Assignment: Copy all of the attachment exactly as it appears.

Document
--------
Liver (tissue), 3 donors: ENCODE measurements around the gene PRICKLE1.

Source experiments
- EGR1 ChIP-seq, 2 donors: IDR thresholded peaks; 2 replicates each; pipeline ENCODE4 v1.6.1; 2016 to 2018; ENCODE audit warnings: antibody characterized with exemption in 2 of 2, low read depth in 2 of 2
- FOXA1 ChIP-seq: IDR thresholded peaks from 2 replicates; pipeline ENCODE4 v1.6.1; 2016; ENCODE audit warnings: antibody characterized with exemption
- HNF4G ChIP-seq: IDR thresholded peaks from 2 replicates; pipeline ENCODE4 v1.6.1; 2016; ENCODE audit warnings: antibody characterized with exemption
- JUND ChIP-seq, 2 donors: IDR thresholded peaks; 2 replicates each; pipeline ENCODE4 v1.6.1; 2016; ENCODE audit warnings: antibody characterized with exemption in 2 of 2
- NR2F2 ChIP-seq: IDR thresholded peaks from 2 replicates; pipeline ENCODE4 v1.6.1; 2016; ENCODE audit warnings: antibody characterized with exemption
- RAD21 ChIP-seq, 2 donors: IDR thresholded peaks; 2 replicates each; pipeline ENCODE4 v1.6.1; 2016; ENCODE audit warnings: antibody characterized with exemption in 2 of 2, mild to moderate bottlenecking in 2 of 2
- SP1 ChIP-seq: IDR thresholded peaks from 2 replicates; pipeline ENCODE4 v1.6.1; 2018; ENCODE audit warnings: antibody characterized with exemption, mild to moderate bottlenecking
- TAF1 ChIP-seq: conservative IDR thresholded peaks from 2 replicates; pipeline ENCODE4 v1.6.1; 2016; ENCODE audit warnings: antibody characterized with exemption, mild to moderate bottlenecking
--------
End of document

Liver (tissue), 3 donors: ENCODE measurements around the gene PRICKLE1.

Source experiments
- EGR1 ChIP-seq, 2 donors: IDR thresholded peaks; 2 replicates each; pipeline ENCODE4 v1.6.1; 2016 to 2018; ENCODE audit warnings: antibody characterized with exemption in 2 of 2, low read depth in 2 of 2
- FOXA1 ChIP-seq: IDR thresholded peaks from 2 replicates; pipeline ENCODE4 v1.6.1; 2016; ENCODE audit warnings: antibody characterized with exemption
- HNF4G ChIP-seq: IDR thresholded peaks from 2 replicates; pipeline ENCODE4 v1.6.1; 2016; ENCODE audit warnings: antibody characterized with exemption
- JUND ChIP-seq, 2 donors: IDR thresholded peaks; 2 replicates each; pipeline ENCODE4 v1.6.1; 2016; ENCODE audit warnings: antibody characterized with exemption in 2 of 2
- NR2F2 ChIP-seq: IDR thresholded peaks from 2 replicates; pipeline ENCODE4 v1.6.1; 2016; ENCODE audit warnings: antibody characterized with exemption
- RAD21 ChIP-seq, 2 donors: IDR thresholded peaks; 2 replicates each; pipeline ENCODE4 v1.6.1; 2016; ENCODE audit warnings: antibody characterized with exemption in 2 of 2, mild to moderate bottlenecking in 2 of 2
- SP1 ChIP-seq: IDR thresholded peaks from 2 replicates; pipeline ENCODE4 v1.6.1; 2018; ENCODE audit warnings: antibody characterized with exemption, mild to moderate bottlenecking
- TAF1 ChIP-seq: conservative IDR thresholded peaks from 2 replicates; pipeline ENCODE4 v1.6.1; 2016; ENCODE audit warnings: antibody characterized with exemption, mild to moderate bottlenecking